One important factor to consider when repositioning drugs is whether efficacy is observed for the new indication at the drug’s previously approved range of dosing levels. “In general, the activity against the newly discovered target is not as high as against the primary, known target,” says Oprea.

Other researchers are also looking for new targets for existing drugs. Sivanesan Dakshanamurthy, an interdisciplinary scientist at Georgetown University Medical Center in Washington, DC, for example, has developed a virtual screening method called RepurposeVS. This platform considers the physical, chemical and thermodynamic properties of both the drug and the target, and can predict which drugs will bind to a selected protein target more accurately than existing in silico docking approaches. “By reducing the false-positive rate, we save time and costs,” he says.

RepurposeVS has identified that mebendazole, an old anti-hookworm medication, is a multi-targeted kinase inhibitor. Mebendazole could be useful if it proves to have a better side effect profile than approved kinase inhibitors that are currently used to treat cancer, or it could be combined with them if it targets additional pathways, says Dakshanamurthy.

Targeting the microenvironment

Until recently, the focus in oncology drug development has been on the tumour cell — first with traditional chemotherapy and then with more ‘targeted’ agents. But much of the focus has now shifted to targeting the tumour’s microenvironment.

“We missed drugs that target the microenvironment because we weren’t looking for them before,” says Pan Pantziarka, a scientist working for the Anticancer Fund, a medical charity based in Belgium. One of the first examples of a successfully repurposed agent in oncology was thalidomide, after it was hypothesised that an anti-angiogenic treatment might show efficacy in the treatment of multiple myeloma by reducing the blood supply to the tumour.

A number of older, approved drugs also target the MDSCs being studied by Sukhatme. These drugs include the PDE5 inhibitor sildenafil (Pfizer’s Viagra) — itself the prototypical example of a repurposed agent — which downregulates the activity of two enzymes that are needed for their inhibitory function. A phase II clinical trial with another PDE5 inhibitor, tadalafil (Lilly’s Cialis), is currently recruiting people with head and neck cancer[3].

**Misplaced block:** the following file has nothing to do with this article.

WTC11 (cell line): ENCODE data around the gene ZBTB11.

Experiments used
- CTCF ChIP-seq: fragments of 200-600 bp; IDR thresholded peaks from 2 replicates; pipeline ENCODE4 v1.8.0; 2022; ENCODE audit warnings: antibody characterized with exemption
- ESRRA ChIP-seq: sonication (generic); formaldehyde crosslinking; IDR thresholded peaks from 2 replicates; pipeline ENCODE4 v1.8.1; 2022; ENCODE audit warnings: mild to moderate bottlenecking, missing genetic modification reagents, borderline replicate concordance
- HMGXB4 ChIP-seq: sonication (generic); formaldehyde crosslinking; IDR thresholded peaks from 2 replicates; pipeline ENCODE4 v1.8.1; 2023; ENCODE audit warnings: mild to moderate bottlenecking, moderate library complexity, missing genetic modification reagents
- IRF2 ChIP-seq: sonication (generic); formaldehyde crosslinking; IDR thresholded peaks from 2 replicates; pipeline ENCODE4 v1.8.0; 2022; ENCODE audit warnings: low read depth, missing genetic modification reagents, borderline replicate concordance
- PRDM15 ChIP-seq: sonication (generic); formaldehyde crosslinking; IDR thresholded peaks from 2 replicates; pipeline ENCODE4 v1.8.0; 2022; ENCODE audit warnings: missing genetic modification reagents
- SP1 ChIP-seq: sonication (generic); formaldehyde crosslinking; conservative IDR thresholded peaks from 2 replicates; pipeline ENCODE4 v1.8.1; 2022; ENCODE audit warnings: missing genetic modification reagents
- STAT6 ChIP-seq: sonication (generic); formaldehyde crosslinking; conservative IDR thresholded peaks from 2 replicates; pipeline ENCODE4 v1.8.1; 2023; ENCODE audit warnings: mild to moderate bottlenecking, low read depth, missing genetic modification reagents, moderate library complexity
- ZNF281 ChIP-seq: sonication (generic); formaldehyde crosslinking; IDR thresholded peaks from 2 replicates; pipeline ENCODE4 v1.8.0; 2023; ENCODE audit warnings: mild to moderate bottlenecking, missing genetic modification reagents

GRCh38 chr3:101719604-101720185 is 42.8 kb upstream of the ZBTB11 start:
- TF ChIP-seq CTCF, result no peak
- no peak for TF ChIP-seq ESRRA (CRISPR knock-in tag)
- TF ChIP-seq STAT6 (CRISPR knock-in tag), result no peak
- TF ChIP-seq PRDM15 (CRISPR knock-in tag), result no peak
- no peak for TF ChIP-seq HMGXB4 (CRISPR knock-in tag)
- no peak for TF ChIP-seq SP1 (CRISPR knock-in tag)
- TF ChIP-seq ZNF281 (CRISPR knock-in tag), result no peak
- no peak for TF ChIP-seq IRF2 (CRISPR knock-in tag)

It would be a shame if just for lack of economic incentive, we don’t give a shot to the dozen or so approved drugs that are also affecting the immune system

Whether these older drugs will be as effective as those being developed specifically to target MDSCs is uncertain. “If you ask most people, they would say the targeted immunotherapy drugs will be more effective,” says Sukhatme. “But it would be a shame if just for lack of economic incentive, we don’t give a shot to the dozen or so approved drugs that are also affecting the immune system. These drugs are relatively inexpensive, and their safety profile, at least for their original indication, is already established. They can immediately be combined with other therapies to assess efficacy, keeping an eye on toxicity.”

Beth Israel Deaconess Medical Center in Boston, Massachusetts, Harvard professor Vikas Sukhatme (pictured)

Source: Vikas Sukhatme

Vikas Sukhatme and his wife Vidula founded GlobalCures, a not-for-profit organisation that promotes research to find drugs treatments for cancer by repurposing approved medicines

For this reason, Sukhatme and his wife Vidula Sukhatme founded the not-for-profit organisation GlobalCures, based in Newton, Massachusetts, which promotes clinical research to find promising, readily available and cost-effective treatments for cancer by repurposing drugs that are currently overlooked, often because of a lack of financial incentive. In 2014, GlobalCures and the Anticancer Fund together launched a project called Repurposing Drugs in Oncology (ReDO). The aim is to highlight some of the most promising of these drugs, based on in vitro, preclinical and some preliminary clinical evidence in cancer, as well as their plausible mechanisms of action, low toxicity and evidence of efficacy at physiological doses.